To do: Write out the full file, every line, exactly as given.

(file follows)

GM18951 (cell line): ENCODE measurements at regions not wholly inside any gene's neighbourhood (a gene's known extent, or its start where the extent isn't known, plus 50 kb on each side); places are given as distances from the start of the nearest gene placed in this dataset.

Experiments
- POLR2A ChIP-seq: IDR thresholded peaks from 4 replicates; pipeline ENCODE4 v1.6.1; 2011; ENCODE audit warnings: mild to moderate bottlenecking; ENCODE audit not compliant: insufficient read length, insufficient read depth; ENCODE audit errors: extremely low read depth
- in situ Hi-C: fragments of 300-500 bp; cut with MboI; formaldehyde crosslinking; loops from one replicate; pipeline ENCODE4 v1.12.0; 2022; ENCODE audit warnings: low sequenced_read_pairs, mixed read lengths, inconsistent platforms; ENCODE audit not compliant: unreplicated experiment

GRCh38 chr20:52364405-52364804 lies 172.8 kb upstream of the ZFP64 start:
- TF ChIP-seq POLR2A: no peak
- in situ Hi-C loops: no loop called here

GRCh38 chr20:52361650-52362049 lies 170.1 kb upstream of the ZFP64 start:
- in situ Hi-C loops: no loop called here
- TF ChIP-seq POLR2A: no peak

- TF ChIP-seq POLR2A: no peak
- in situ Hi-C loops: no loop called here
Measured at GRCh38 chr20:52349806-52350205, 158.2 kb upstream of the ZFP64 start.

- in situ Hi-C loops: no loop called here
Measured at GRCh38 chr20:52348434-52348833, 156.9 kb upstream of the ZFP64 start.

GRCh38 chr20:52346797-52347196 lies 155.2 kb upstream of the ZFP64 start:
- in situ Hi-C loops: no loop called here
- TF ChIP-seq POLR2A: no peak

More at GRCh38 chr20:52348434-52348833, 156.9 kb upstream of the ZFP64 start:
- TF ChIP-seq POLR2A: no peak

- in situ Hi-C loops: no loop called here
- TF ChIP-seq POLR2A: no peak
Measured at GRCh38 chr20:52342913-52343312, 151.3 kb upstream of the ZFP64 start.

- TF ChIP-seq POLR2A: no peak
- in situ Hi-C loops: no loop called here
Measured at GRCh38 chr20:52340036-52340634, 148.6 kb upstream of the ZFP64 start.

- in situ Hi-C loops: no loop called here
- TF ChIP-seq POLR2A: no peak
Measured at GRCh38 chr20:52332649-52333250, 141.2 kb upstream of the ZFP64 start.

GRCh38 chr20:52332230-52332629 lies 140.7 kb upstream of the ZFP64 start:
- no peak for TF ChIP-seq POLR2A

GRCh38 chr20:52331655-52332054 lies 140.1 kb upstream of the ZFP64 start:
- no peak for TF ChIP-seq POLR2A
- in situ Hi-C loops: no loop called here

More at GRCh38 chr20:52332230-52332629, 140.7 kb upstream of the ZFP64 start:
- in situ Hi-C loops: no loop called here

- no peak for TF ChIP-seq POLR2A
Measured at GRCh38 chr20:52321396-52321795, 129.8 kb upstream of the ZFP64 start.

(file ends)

GM18951 (cell line): ENCODE measurements at regions not wholly inside any gene's neighbourhood (a gene's known extent, or its start where the extent isn't known, plus 50 kb on each side); places are given as distances from the start of the nearest gene placed in this dataset.

Experiments
- POLR2A ChIP-seq: IDR thresholded peaks from 4 replicates; pipeline ENCODE4 v1.6.1; 2011; ENCODE audit warnings: mild to moderate bottlenecking; ENCODE audit not compliant: insufficient read length, insufficient read depth; ENCODE audit errors: extremely low read depth
- in situ Hi-C: fragments of 300-500 bp; cut with MboI; formaldehyde crosslinking; loops from one replicate; pipeline ENCODE4 v1.12.0; 2022; ENCODE audit warnings: low sequenced_read_pairs, mixed read lengths, inconsistent platforms; ENCODE audit not compliant: unreplicated experiment

GRCh38 chr20:52364405-52364804 lies 172.8 kb upstream of the ZFP64 start:
- TF ChIP-seq POLR2A: no peak
- in situ Hi-C loops: no loop called here

GRCh38 chr20:52361650-52362049 lies 170.1 kb upstream of the ZFP64 start:
- in situ Hi-C loops: no loop called here
- TF ChIP-seq POLR2A: no peak

- TF ChIP-seq POLR2A: no peak
- in situ Hi-C loops: no loop called here
Measured at GRCh38 chr20:52349806-52350205, 158.2 kb upstream of the ZFP64 start.

- in situ Hi-C loops: no loop called here
Measured at GRCh38 chr20:52348434-52348833, 156.9 kb upstream of the ZFP64 start.

GRCh38 chr20:52346797-52347196 lies 155.2 kb upstream of the ZFP64 start:
- in situ Hi-C loops: no loop called here
- TF ChIP-seq POLR2A: no peak

More at GRCh38 chr20:52348434-52348833, 156.9 kb upstream of the ZFP64 start:
- TF ChIP-seq POLR2A: no peak

- in situ Hi-C loops: no loop called here
- TF ChIP-seq POLR2A: no peak
Measured at GRCh38 chr20:52342913-52343312, 151.3 kb upstream of the ZFP64 start.

- TF ChIP-seq POLR2A: no peak
- in situ Hi-C loops: no loop called here
Measured at GRCh38 chr20:52340036-52340634, 148.6 kb upstream of the ZFP64 start.

- in situ Hi-C loops: no loop called here
- TF ChIP-seq POLR2A: no peak
Measured at GRCh38 chr20:52332649-52333250, 141.2 kb upstream of the ZFP64 start.

GRCh38 chr20:52332230-52332629 lies 140.7 kb upstream of the ZFP64 start:
- no peak for TF ChIP-seq POLR2A

GRCh38 chr20:52331655-52332054 lies 140.1 kb upstream of the ZFP64 start:
- no peak for TF ChIP-seq POLR2A
- in situ Hi-C loops: no loop called here

More at GRCh38 chr20:52332230-52332629, 140.7 kb upstream of the ZFP64 start:
- in situ Hi-C loops: no loop called here

- no peak for TF ChIP-seq POLR2A
Measured at GRCh38 chr20:52321396-52321795, 129.8 kb upstream of the ZFP64 start.